Seen and Not Heard

By: Anne Stuart


Felice Champêtre moved slowly through her stuffy apartment on the rue Broca, her faded silk skirt rustling softly as it bumped against whatnot tables, an overstuffed armchair, a precarious pile of fashion magazines. She was brooding on the inequality of fate. Her ankles had swollen dreadfully in this damp, rainy weather, and the arthritis in her hands made it almost impossible to make a decent cup of tea. It was miserable to get old, miserable and unfair.

She’d been a great beauty, sixty years ago. Paris had been between wars then, money had been plentiful, and life was very gay. Now she was old and alone in a tacky apartment that held all the things she couldn’t bear to part with, the contents of a huge house squeezed into her present small flat. No one came to see her, and when they did, all she did was complain about how wretched life was. And then, of course, they didn’t come back.

She edged her way into the tiny kitchen, peering out of the grimy window into the rain as it washed over the city she once loved and now hated with a grim, unrelenting passion. The kettle was too heavy for her—she’d have to make do with the iron-tasting tap water.

She sighed, leaning against the old sink, as the cold loneliness settled around her. There were times when she thought she’d welcome death, a release from all this misery. She was getting so tired of the struggle.

Of course, there were moments of pleasure still. That young man in the park yesterday had been very sweet, very gallant. It was odd to see him there—that park was usually the province of old people like herself. She didn’t even know why she went there. She didn’t like old people any more than all those young, arrogant Parisians did.

But the young man hadn’t been arrogant. He’d been courteous, gentle, even mildly flirtatious. People no longer knew how to flirt. It had been wonderful for a few brief moments to forget she was an eighty-year-old woman, to become young and desirable again.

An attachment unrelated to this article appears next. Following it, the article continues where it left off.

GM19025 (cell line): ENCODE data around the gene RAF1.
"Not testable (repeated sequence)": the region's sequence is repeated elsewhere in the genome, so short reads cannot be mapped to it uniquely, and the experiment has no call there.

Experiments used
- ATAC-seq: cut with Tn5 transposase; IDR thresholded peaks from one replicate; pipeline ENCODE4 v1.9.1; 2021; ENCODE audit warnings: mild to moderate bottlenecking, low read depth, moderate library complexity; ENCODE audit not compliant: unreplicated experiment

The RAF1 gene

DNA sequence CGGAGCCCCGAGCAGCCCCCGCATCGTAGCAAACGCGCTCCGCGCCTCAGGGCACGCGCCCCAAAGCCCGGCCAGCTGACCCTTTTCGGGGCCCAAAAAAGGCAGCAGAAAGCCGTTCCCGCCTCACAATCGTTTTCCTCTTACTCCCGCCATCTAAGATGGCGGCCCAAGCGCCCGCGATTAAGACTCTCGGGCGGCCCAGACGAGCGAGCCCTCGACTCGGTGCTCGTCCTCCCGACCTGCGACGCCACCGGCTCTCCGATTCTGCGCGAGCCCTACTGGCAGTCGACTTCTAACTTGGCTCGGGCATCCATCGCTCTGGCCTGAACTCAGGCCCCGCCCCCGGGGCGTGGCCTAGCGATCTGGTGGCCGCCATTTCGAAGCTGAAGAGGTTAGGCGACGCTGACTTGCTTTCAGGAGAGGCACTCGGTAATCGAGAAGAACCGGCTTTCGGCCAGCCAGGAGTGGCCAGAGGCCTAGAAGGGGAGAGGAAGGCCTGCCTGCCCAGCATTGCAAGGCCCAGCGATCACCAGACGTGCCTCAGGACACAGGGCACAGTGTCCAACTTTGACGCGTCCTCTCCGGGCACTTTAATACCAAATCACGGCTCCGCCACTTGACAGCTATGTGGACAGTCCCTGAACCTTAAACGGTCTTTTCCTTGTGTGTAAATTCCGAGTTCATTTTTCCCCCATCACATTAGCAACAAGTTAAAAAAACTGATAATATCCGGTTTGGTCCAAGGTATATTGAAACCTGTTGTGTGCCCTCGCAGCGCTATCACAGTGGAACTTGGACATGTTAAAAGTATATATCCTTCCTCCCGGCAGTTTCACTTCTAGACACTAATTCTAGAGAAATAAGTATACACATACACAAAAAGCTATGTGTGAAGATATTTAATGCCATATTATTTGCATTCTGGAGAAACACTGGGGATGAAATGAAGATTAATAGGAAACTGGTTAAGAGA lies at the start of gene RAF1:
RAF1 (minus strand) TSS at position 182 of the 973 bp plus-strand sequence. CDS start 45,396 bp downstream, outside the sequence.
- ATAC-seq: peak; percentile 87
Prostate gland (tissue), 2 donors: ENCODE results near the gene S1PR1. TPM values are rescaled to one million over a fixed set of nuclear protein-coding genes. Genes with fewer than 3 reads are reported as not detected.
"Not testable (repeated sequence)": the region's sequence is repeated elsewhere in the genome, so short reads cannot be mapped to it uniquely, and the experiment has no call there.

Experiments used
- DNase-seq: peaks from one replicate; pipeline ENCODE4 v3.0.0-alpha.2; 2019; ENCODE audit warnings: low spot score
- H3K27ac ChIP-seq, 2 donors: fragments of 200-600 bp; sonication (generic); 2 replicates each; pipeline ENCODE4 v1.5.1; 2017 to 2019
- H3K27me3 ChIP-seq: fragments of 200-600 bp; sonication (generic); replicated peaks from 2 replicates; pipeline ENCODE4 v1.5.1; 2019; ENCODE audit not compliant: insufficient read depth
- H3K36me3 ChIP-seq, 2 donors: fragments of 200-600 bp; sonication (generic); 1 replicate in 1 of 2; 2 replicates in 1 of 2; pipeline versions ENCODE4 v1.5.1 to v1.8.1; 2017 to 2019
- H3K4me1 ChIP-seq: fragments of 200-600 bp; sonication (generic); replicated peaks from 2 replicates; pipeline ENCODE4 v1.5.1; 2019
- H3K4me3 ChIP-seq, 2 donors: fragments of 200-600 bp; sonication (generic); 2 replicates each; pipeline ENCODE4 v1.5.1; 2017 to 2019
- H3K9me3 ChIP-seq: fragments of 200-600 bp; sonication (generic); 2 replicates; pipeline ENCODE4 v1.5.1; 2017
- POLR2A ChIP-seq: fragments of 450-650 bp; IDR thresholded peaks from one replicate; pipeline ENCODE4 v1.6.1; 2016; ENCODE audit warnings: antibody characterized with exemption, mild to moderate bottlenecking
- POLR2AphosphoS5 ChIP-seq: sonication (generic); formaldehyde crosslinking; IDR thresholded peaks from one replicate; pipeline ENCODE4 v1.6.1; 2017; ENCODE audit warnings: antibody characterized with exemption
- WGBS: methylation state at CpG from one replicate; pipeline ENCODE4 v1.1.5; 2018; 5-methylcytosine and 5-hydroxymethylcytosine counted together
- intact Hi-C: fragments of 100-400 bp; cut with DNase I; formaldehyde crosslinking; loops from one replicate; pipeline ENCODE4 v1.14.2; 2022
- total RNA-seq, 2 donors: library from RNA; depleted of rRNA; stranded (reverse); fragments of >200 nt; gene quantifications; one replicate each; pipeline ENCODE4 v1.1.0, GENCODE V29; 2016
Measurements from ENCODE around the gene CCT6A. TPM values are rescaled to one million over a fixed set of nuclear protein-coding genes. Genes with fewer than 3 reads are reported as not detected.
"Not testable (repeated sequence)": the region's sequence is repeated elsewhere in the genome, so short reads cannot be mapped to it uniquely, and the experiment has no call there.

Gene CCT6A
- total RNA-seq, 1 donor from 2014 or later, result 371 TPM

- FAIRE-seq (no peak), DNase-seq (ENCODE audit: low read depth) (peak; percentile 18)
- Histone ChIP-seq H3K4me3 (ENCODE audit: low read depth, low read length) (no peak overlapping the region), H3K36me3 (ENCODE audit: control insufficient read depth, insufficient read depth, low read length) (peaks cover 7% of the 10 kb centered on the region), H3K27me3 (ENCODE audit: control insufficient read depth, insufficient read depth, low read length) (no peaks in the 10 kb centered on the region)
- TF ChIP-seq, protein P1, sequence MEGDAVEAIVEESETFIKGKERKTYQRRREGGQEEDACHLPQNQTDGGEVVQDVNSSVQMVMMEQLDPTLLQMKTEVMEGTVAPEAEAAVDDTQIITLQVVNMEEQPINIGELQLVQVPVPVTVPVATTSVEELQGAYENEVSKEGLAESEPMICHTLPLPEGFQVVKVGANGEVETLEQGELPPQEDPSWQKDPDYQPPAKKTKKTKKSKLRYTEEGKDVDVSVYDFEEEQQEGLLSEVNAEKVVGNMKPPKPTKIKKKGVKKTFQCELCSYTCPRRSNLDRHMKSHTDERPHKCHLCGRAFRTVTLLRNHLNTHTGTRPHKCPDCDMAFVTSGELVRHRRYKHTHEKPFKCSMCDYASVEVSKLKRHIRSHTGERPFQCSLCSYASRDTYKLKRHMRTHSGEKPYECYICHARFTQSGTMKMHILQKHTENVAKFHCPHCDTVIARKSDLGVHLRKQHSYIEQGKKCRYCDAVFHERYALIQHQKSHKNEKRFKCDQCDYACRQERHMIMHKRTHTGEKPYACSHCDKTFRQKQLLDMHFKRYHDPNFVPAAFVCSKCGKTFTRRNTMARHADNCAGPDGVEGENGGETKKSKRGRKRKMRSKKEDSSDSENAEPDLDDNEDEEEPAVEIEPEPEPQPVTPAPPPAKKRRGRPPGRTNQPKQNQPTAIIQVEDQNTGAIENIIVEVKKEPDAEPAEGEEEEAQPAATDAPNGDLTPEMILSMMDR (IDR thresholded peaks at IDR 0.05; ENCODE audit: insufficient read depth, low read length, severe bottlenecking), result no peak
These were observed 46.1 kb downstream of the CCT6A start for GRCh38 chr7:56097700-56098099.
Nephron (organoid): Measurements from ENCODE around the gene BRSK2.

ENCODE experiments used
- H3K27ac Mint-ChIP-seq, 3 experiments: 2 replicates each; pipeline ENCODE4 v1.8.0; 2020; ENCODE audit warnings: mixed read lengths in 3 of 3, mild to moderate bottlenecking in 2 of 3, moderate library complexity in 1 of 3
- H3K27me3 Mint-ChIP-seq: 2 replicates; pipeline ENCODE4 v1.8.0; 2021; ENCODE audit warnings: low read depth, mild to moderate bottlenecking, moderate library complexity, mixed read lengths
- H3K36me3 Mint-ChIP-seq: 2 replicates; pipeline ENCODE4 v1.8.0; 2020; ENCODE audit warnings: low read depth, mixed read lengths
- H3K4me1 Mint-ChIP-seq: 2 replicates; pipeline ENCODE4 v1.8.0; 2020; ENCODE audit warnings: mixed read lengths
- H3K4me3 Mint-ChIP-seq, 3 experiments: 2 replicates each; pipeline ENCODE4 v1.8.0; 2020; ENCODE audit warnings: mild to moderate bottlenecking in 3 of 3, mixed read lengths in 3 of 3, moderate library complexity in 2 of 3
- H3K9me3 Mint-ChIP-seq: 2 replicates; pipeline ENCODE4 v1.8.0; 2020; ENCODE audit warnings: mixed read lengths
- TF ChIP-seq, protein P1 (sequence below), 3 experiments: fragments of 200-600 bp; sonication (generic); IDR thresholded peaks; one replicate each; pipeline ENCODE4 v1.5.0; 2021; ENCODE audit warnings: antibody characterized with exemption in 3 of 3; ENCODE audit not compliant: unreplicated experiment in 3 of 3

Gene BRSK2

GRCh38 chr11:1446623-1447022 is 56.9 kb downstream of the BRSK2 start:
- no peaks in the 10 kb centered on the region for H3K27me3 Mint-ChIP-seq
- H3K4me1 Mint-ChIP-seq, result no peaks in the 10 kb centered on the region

He said he might come to tea. She knew he wouldn’t—he was only being polite. But she could hope.

Still, today might be the day. She could feel it in her ancient, arthritic bones. She would put the kettle on anyway, just in case he happened to climb the three flights of stairs to her apartment.

The kettle trembled in her hands, and she set it in the sink and turned the tap. The rusty water gushed out noisily, covering any sound in the apartment. Felice couldn’t hear the tiny scratchings at the front door lock, couldn’t hear the flimsy door opening and closing, couldn’t hear the stealthy, silent footsteps through the living area.

But her apartment was a dangerous maze of jumbled furniture. She heard the crash as one precariously balanced table of china toppled over, and she turned to blink nearsightedly through the shadowy room.

“Who’s there?” Her voice was sharp, honed from years of nagging her late husband. Her fierce expression softened. “Oh, it’s you!” she said. “I was hoping you might come today. I was just about to put the kettle on for tea.”

“There’s no need,” he said gently, moving into the kitchen, his feet making no sound at all.

“How did you get in? I always lock the door,” Felice chattered, suddenly, unaccountably nervous. She turned back to the sink. The kettle was now full—it would be much too heavy to lift.

“Don’t be frightened of me, Felice,” he said behind her, his voice soft and soothing, like a lover’s. She hadn’t heard a lover’s voice in thirty years, and for a moment she shut her eyes as a wave of bittersweet memories swept over her.

She opened them again, for a brief, startled moment, when she felt the hard thrust of the knife up, up into her heart. And then she closed them once more, dying with a soft, graceful shudder.

He’d done well. There was never much blood if he did it right. He’d botched it once, and had to take a shower before he left. But this time it was very neat, very fast. An artistic job.

The water was still running into the sink, overflowing the old kettle, the sound mixing with the steady drone of the heavy rain. He reached past her crumpled body to turn the tap off, then stopped. He would leave it.

He pulled the knife free and hoisted the old woman’s body into his arms, carrying her back through the cluttered living room over to the narrow bed. He set her down, arranging her carefully, her hands together in a prayerful attitude covering the neat wound. She lay there like a repentant effigy from a fifteenth-century tomb, her faded, too observant eyes shut forever. He took off her shoes and stockings, placing them neatly beside the bed, and stared down at her for a long, thoughtful moment.